The nurseries filing the suit were beat out for the five available licenses to grow cannabis low in high-inducing compound THC. It’s a useful drug for children suffering from severe epilepsy, among others, and the Legislature authorized DOH to move forward with licensing growers to produce and sell it in 2014.

Just last year, the licenses were issued, but the plaintiff nurseries say DOH did not follow through with investigating the nurseries it had selected, including three they want a judge to order to stop production: Chestnut Hill Tree Farm, Alpha Foliage and Knox Nursery. The drug is still not available.

The plaintiffs filed administrative challenges with the department, and they’re asking the judge to order the department to stop moving forward with its role in licensing and regulating the nurseries while those challenges continue.

DOH declined comment. "The department does not comment on active litigation," spokeswoman Mara Gambineri said.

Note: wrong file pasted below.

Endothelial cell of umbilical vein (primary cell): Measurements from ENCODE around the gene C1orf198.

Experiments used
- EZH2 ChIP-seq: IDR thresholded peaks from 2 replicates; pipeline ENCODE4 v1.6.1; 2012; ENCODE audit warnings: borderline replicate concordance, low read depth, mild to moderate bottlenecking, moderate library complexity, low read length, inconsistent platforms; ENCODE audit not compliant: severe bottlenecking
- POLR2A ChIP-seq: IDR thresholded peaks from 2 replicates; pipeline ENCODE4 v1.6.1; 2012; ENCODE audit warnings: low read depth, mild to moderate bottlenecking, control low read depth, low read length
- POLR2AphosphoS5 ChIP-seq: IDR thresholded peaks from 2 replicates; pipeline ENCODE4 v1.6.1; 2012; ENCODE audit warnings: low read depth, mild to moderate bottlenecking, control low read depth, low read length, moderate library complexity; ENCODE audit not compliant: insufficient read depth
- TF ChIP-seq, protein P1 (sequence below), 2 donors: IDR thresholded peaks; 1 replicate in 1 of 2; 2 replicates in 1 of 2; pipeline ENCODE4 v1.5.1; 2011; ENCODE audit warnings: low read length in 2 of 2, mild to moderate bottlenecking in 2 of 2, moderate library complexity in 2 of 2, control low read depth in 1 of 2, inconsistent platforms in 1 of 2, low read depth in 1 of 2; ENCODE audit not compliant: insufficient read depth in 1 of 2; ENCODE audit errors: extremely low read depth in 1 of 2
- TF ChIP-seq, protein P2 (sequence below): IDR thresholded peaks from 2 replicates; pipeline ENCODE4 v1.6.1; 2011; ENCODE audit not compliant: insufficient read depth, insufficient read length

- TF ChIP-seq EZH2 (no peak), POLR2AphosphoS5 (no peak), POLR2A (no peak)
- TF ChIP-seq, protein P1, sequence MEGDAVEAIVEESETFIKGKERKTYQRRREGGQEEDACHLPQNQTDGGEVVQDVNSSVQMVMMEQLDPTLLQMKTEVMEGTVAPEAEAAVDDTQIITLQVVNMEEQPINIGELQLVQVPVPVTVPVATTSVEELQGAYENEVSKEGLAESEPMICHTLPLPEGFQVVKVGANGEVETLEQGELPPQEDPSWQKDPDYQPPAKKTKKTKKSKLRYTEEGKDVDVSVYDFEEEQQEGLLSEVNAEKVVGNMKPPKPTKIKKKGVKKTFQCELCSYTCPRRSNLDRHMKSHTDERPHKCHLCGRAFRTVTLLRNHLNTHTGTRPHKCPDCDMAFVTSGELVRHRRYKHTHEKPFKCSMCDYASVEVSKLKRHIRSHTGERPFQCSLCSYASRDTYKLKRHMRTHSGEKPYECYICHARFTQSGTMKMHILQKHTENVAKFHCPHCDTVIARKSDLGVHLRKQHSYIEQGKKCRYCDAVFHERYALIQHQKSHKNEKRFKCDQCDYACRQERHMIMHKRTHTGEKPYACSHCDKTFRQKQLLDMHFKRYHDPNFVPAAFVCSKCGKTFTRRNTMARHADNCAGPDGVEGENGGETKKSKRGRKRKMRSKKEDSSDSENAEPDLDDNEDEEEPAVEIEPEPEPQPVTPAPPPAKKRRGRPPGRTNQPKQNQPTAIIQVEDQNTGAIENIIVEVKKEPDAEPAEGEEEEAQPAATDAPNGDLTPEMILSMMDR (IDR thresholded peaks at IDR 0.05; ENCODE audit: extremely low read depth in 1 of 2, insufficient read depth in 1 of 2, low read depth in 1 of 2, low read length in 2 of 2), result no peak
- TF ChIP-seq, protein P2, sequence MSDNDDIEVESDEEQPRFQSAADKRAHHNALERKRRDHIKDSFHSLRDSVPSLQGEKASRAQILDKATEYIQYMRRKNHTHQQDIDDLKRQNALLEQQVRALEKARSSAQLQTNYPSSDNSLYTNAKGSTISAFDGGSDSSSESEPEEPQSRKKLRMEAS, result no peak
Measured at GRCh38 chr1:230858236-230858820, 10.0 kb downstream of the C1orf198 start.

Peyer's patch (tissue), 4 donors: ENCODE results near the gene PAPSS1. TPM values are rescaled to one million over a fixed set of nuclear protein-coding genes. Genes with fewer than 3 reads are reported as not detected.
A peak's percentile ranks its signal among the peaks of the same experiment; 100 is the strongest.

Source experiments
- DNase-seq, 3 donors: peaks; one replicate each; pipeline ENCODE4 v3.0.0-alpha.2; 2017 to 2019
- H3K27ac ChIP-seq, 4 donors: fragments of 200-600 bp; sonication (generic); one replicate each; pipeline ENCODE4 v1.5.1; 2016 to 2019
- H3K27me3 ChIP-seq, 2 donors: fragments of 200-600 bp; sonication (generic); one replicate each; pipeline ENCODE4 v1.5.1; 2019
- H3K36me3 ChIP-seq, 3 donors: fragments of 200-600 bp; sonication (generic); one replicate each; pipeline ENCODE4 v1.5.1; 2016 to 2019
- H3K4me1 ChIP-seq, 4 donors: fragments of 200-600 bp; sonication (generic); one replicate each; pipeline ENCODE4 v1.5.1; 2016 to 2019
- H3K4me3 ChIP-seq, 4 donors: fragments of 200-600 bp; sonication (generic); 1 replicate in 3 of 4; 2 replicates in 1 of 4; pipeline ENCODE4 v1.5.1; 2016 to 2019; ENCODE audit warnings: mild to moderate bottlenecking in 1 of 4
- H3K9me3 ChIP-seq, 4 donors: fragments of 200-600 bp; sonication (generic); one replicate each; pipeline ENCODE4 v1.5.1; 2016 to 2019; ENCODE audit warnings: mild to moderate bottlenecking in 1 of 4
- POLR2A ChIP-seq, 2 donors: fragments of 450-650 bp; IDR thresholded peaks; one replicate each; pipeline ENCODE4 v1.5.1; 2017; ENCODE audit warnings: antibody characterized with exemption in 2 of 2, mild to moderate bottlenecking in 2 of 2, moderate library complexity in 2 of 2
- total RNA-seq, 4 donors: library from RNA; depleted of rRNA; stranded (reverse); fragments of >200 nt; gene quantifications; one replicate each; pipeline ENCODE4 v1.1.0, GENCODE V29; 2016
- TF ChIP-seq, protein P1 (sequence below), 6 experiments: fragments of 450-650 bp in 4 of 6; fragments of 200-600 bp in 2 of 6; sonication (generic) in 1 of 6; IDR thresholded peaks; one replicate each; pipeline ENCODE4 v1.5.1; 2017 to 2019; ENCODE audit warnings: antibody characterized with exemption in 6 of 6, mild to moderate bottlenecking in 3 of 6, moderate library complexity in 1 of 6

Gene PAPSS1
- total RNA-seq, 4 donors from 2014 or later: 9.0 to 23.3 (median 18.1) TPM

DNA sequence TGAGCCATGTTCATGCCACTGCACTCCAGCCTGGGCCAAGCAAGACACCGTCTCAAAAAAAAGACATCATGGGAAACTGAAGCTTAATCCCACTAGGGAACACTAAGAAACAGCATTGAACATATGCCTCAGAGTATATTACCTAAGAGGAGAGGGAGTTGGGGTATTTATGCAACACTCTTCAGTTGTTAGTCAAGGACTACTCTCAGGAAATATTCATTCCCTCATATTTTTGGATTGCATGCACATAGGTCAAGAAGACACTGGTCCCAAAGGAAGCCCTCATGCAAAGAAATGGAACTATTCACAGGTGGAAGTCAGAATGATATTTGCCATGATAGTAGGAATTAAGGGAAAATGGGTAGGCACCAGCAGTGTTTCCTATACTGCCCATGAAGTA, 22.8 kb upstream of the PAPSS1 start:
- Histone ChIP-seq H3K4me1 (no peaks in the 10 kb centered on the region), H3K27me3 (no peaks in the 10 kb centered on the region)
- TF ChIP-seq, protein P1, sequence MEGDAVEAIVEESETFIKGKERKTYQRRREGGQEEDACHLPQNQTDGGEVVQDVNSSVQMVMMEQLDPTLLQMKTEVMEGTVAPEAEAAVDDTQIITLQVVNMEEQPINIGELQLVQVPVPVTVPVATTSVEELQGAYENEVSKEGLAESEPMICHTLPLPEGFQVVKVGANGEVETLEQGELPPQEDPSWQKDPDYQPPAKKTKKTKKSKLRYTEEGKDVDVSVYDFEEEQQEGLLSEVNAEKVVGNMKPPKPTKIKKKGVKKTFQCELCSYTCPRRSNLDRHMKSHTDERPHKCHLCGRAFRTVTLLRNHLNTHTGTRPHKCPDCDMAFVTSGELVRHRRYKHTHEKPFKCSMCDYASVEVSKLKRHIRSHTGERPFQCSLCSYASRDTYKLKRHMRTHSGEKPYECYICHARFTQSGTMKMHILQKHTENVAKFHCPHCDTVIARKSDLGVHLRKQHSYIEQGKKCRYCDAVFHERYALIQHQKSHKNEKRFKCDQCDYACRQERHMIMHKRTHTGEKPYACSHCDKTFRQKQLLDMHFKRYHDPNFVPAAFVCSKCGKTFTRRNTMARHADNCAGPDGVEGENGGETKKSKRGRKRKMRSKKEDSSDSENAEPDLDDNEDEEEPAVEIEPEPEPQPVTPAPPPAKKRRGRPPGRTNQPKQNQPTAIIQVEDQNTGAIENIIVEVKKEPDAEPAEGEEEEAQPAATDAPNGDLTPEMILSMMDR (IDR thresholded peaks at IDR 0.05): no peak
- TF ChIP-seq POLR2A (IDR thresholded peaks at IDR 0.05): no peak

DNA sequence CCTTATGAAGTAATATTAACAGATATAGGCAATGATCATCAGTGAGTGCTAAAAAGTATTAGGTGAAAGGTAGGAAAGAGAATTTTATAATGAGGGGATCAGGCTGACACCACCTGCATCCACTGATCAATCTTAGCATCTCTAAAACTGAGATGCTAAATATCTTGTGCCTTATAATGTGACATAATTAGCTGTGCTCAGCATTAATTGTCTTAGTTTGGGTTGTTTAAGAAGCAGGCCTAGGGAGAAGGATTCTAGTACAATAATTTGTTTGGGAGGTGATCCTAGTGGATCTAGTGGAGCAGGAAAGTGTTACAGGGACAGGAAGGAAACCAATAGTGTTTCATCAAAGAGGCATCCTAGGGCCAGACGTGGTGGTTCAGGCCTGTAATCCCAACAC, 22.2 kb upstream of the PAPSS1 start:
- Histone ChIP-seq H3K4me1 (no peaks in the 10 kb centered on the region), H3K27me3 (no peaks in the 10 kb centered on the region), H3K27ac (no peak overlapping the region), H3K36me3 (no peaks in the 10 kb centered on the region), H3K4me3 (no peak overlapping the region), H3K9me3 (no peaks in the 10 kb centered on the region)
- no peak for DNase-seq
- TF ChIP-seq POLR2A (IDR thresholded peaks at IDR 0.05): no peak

House advances abortion restrictions


Abortion continues to be a hot issue in the Florida Legislature as a long list of proposals on Tuesday cleared its second House hearing.

Supporters are billing HB 1411 as “an effort to protect the health and welfare of Floridians,” said Rep. Colleen Burton, R-Lakeland, the sponsor.

But it’s viewed by opponents as an all-out attack on abortion rights in Florida and clinics like Planned Parenthood.

The bill would institute new regulations over abortion providers and state licensing. Among them:

* Requiring doctors at abortion clinics to have admitting privileges or a transfer agreement at a hospital within a “reasonable distance,” or about 30 minutes.